Only short periods of gauged record, generally less than 30 years, are available to assess the flood discharge that might be expected with a return period of 100 years. There is a requirement therefore for extrapolation of a flood frequency curve well beyond the limits of the record duration. However there is no a priori basis for judging which is the best flood frequency distribution or fitting method to use. In most instances but especially when there are outliers in the observed data set, extrapolation using different distributions can lead to widely different estimates. There is no means of judging from the data which of these estimated discharges (and the associated levels on the flood plain) is most likely to be correct and the usual solution is take a mean discharge from a range of different distributions and fitting methods.
Some confirmation to the slope and shape of the flood frequency distribution is provided by making comparisons of flood frequency at several stations within and on adjacent catchments, thus effectively adding to the number of station years of record. However, there is a degree of dependence between the floods experienced on adjacent catchments and, even when considered regionally, the flood record sample may not give a good indication of the distribution of the flood population and in particular for long return periods.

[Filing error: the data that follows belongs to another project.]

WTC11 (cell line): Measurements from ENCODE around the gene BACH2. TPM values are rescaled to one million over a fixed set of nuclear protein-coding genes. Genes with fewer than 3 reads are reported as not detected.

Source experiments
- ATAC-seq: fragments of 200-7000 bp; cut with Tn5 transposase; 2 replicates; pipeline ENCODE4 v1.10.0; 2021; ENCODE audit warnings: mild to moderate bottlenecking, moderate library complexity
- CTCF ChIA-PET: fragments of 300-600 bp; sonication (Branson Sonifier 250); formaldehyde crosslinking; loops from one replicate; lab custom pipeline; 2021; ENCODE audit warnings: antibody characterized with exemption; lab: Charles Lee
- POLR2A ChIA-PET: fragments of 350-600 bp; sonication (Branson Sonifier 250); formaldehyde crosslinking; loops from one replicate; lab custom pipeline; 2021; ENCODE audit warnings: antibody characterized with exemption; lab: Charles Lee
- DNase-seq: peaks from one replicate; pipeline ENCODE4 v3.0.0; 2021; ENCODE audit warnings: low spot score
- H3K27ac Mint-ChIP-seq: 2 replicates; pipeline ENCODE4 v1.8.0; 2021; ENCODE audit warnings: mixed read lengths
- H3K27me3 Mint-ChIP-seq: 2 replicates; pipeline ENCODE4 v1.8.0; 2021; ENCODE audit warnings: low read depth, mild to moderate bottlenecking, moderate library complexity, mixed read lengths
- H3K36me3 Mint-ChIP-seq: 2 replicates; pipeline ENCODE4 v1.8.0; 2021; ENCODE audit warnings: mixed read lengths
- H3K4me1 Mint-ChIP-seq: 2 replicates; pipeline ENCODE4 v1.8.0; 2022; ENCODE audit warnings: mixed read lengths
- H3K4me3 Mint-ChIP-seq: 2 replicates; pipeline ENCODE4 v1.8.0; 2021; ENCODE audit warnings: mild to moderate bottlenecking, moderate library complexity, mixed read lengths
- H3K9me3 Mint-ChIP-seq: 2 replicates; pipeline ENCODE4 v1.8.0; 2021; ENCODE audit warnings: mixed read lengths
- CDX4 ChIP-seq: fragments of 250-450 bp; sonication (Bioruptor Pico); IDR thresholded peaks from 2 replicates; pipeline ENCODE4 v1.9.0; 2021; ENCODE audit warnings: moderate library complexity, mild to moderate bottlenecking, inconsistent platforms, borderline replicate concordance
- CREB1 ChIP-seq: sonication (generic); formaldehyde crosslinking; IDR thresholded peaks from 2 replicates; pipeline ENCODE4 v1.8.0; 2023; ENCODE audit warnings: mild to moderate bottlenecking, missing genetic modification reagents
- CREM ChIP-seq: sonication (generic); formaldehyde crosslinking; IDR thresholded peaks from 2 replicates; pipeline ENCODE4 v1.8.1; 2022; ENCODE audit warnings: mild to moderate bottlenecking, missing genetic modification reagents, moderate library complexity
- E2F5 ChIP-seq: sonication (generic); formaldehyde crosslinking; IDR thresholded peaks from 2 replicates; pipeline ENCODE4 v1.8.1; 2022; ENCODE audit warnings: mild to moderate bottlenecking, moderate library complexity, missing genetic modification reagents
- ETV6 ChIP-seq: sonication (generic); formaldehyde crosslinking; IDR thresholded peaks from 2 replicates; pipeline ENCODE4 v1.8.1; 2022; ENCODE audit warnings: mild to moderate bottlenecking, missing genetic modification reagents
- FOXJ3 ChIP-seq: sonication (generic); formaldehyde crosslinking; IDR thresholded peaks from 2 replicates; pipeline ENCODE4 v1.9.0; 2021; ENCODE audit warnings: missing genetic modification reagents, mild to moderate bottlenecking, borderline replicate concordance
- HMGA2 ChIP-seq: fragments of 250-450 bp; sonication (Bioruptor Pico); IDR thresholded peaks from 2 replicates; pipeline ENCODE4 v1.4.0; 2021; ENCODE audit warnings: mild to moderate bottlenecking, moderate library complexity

Examination of historical information provides an alternative means of assessing high return period flood discharges and levels. It has the disadvantage that the information is rarely as precise as for the gauged record especially in the assessment of discharge from a reported level. Nevertheless, there are instances where the control at a point on a river has remained with little change over a period of centuries e.g. at a bridge crossing or a mill weir. Some natural sections have also changed little. At these points it may be possible to convert levels to discharge and to combine with the gauged record, as for example was done for the River Wear (Archer, 1987) and for the River Tyne (Archer, 1993).
The main outcome of this review is a description of the extent of flooding during the major floods that have occurred over the period from the mid seventeenth century. This is presented as a flood chronicle with a summary description of each event. Continue reading